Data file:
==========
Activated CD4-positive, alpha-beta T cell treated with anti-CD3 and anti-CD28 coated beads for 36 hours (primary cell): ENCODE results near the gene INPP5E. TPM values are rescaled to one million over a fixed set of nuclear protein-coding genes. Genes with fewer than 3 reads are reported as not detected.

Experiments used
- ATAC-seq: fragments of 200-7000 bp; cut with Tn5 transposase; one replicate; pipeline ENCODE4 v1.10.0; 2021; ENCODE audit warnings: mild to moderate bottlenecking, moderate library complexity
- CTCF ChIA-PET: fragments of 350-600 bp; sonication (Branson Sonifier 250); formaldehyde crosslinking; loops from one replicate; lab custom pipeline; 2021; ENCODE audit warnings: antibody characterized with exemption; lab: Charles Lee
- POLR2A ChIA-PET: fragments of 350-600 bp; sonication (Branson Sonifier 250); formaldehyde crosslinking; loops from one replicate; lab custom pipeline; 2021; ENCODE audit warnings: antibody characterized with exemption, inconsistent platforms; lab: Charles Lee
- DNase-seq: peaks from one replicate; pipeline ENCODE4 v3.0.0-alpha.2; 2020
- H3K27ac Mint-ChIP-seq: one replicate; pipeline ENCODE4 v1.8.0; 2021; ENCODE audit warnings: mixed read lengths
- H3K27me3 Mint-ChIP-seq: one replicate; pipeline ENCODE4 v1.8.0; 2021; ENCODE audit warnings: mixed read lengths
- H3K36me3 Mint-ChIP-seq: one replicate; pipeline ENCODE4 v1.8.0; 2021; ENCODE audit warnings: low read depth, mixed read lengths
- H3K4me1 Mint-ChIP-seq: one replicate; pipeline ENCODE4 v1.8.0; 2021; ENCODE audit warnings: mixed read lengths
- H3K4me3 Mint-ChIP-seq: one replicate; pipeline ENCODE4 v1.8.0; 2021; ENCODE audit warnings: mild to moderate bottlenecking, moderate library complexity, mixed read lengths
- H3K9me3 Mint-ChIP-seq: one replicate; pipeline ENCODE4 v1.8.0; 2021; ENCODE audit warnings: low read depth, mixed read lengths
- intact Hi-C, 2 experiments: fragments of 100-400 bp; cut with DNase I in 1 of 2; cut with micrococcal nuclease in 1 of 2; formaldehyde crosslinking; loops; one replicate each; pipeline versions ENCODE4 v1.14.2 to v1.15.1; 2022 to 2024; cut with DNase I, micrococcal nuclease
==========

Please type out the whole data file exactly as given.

Activated CD4-positive, alpha-beta T cell treated with anti-CD3 and anti-CD28 coated beads for 36 hours (primary cell): ENCODE results near the gene INPP5E. TPM values are rescaled to one million over a fixed set of nuclear protein-coding genes. Genes with fewer than 3 reads are reported as not detected.

Experiments used
- ATAC-seq: fragments of 200-7000 bp; cut with Tn5 transposase; one replicate; pipeline ENCODE4 v1.10.0; 2021; ENCODE audit warnings: mild to moderate bottlenecking, moderate library complexity
- CTCF ChIA-PET: fragments of 350-600 bp; sonication (Branson Sonifier 250); formaldehyde crosslinking; loops from one replicate; lab custom pipeline; 2021; ENCODE audit warnings: antibody characterized with exemption; lab: Charles Lee
- POLR2A ChIA-PET: fragments of 350-600 bp; sonication (Branson Sonifier 250); formaldehyde crosslinking; loops from one replicate; lab custom pipeline; 2021; ENCODE audit warnings: antibody characterized with exemption, inconsistent platforms; lab: Charles Lee
- DNase-seq: peaks from one replicate; pipeline ENCODE4 v3.0.0-alpha.2; 2020
- H3K27ac Mint-ChIP-seq: one replicate; pipeline ENCODE4 v1.8.0; 2021; ENCODE audit warnings: mixed read lengths
- H3K27me3 Mint-ChIP-seq: one replicate; pipeline ENCODE4 v1.8.0; 2021; ENCODE audit warnings: mixed read lengths
- H3K36me3 Mint-ChIP-seq: one replicate; pipeline ENCODE4 v1.8.0; 2021; ENCODE audit warnings: low read depth, mixed read lengths
- H3K4me1 Mint-ChIP-seq: one replicate; pipeline ENCODE4 v1.8.0; 2021; ENCODE audit warnings: mixed read lengths
- H3K4me3 Mint-ChIP-seq: one replicate; pipeline ENCODE4 v1.8.0; 2021; ENCODE audit warnings: mild to moderate bottlenecking, moderate library complexity, mixed read lengths
- H3K9me3 Mint-ChIP-seq: one replicate; pipeline ENCODE4 v1.8.0; 2021; ENCODE audit warnings: low read depth, mixed read lengths
- intact Hi-C, 2 experiments: fragments of 100-400 bp; cut with DNase I in 1 of 2; cut with micrococcal nuclease in 1 of 2; formaldehyde crosslinking; loops; one replicate each; pipeline versions ENCODE4 v1.14.2 to v1.15.1; 2022 to 2024; cut with DNase I, micrococcal nuclease